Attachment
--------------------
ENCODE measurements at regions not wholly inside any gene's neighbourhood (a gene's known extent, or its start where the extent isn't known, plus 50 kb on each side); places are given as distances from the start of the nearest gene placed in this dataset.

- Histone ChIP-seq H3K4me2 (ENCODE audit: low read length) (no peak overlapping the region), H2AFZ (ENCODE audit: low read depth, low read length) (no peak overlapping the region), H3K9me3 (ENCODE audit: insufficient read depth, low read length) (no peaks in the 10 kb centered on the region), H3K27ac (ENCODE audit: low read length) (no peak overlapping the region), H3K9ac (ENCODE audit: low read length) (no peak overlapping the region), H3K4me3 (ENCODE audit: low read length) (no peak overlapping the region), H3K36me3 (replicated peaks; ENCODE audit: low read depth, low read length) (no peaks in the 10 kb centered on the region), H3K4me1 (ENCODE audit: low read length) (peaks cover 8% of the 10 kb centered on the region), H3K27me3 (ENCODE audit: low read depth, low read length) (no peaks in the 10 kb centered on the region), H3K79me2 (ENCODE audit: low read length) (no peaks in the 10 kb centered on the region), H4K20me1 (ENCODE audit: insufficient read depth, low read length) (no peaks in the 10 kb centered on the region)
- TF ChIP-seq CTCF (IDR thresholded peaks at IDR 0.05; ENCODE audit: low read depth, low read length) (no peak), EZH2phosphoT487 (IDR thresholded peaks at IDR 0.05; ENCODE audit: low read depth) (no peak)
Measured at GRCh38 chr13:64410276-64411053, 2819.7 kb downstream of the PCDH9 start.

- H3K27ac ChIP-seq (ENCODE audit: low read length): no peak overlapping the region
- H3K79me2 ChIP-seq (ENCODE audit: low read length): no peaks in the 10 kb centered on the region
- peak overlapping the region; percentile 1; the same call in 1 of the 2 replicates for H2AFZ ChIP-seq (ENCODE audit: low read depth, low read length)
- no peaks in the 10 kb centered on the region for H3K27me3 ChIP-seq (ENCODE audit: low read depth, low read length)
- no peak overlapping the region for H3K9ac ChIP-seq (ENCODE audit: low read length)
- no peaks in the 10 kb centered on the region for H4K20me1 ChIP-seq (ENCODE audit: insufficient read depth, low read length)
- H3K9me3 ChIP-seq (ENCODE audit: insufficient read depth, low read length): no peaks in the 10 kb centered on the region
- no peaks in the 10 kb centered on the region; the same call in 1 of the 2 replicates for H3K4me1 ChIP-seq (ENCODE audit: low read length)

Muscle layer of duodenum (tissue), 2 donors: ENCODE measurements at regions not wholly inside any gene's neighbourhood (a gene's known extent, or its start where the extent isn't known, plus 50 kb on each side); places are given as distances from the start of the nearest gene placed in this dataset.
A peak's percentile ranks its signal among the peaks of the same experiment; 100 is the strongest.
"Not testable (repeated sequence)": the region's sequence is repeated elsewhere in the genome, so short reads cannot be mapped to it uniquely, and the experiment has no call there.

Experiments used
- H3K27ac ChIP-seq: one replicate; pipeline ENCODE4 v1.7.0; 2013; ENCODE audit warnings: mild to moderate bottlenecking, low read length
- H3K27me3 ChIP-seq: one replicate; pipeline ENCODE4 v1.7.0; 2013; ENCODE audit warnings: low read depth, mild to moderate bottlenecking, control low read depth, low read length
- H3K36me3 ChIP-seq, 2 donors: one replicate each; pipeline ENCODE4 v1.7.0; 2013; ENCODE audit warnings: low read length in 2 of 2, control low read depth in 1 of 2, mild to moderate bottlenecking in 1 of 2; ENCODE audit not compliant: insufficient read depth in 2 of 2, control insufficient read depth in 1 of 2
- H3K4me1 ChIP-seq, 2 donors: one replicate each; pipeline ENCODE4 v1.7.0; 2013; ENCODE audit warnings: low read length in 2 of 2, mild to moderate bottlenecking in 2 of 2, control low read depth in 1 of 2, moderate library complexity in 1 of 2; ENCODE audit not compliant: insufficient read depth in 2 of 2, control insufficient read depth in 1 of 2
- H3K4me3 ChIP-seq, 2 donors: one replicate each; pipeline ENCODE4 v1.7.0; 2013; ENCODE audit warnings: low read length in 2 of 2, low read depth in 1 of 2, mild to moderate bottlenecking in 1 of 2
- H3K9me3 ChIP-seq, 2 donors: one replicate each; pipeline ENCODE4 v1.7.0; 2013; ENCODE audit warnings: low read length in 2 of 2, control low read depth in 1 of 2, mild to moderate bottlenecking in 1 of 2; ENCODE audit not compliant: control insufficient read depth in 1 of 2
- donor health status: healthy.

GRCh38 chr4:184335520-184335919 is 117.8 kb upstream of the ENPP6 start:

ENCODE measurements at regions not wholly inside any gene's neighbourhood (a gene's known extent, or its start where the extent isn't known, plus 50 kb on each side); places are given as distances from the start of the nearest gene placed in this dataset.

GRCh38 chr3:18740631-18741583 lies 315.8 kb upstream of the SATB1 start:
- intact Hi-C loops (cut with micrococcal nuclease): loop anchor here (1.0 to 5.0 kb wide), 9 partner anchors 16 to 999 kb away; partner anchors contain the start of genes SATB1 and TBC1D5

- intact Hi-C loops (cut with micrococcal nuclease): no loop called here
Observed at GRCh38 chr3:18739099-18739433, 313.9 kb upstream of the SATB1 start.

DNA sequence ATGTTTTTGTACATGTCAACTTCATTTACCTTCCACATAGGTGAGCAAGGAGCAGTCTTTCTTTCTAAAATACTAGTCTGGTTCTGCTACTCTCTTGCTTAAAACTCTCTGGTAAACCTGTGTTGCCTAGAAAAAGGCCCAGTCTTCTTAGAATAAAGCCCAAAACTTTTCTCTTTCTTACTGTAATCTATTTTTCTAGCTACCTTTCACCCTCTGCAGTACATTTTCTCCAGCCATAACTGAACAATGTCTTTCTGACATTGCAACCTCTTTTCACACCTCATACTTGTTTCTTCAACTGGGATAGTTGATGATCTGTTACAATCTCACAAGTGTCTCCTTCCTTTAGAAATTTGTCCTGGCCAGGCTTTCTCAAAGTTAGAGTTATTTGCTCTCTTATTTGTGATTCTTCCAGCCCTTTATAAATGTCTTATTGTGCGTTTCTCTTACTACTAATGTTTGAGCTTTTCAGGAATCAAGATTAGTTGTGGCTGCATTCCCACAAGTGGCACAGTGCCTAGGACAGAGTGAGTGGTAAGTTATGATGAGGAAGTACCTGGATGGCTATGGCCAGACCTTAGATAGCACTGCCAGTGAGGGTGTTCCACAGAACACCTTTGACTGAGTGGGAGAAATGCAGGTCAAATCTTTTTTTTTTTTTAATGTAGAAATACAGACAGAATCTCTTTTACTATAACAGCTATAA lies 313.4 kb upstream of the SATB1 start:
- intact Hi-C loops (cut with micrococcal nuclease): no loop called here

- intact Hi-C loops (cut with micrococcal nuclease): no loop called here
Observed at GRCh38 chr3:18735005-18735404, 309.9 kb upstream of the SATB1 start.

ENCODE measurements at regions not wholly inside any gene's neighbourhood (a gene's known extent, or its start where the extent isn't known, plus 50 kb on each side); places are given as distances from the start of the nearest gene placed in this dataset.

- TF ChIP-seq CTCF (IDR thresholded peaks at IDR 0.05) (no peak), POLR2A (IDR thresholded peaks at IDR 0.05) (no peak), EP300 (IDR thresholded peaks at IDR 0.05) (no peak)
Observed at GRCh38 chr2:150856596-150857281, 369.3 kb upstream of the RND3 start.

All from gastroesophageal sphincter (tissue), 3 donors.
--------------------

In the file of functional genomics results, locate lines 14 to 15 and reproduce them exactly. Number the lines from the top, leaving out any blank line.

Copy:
A peak's percentile ranks its signal among the peaks of the same experiment; 100 is the strongest.
"Not testable (repeated sequence)": the region's sequence is repeated elsewhere in the genome, so short reads cannot be mapped to it uniquely, and the experiment has no call there.